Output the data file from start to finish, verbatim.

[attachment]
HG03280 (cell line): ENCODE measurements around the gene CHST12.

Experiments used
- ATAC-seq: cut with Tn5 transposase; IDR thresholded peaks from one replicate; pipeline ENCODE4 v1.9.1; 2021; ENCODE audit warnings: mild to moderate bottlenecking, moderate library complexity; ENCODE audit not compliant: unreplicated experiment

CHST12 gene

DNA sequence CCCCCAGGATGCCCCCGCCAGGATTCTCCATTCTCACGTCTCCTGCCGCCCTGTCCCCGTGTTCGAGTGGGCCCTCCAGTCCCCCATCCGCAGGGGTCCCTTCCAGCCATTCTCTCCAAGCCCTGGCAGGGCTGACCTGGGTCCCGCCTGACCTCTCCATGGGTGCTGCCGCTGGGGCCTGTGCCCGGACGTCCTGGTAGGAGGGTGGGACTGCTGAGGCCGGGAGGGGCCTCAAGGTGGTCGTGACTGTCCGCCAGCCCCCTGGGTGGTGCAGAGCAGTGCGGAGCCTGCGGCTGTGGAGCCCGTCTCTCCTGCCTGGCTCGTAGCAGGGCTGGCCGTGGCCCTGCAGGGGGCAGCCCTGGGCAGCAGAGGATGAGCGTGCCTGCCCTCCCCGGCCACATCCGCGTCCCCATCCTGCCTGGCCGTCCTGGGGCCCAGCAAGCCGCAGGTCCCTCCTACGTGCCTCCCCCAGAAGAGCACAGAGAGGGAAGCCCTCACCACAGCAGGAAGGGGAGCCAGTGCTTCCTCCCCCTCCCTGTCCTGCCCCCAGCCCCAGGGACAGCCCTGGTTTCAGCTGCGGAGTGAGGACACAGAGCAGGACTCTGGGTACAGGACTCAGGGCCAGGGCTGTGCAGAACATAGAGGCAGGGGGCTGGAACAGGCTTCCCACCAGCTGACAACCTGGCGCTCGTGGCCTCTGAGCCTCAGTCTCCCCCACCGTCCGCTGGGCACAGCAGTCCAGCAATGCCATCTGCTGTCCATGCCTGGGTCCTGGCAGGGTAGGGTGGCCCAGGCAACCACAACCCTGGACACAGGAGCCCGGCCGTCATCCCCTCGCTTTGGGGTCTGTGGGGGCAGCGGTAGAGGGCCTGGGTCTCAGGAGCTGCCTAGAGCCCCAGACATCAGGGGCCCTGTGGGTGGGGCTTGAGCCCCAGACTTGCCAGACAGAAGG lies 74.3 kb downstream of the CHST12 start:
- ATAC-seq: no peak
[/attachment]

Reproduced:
HG03280 (cell line): ENCODE measurements around the gene CHST12.

Experiments used
- ATAC-seq: cut with Tn5 transposase; IDR thresholded peaks from one replicate; pipeline ENCODE4 v1.9.1; 2021; ENCODE audit warnings: mild to moderate bottlenecking, moderate library complexity; ENCODE audit not compliant: unreplicated experiment

CHST12 gene

DNA sequence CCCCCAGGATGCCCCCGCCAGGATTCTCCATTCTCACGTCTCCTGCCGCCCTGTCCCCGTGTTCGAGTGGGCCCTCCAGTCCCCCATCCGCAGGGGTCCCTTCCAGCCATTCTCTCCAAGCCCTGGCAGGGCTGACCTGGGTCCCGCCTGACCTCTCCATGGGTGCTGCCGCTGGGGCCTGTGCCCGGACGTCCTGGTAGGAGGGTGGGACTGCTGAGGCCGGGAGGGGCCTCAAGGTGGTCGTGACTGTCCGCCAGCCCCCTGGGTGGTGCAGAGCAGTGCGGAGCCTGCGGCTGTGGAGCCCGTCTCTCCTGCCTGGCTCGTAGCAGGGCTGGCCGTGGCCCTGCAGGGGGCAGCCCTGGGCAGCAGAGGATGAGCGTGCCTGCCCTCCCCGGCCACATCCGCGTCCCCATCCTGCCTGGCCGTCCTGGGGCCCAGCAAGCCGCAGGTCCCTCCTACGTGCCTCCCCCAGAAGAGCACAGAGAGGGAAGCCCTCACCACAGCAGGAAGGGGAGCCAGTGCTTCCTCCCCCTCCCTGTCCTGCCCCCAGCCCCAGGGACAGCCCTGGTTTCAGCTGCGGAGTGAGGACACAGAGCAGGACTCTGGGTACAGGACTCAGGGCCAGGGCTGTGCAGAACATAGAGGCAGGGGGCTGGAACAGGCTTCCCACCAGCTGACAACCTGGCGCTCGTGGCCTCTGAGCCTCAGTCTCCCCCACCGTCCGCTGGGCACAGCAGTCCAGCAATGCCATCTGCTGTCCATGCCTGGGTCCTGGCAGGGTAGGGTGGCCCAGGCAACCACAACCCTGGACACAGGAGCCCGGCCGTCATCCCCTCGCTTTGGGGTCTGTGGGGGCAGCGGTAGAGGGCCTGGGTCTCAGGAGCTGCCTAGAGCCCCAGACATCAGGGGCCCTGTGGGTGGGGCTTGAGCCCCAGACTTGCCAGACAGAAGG lies 74.3 kb downstream of the CHST12 start:
- ATAC-seq: no peak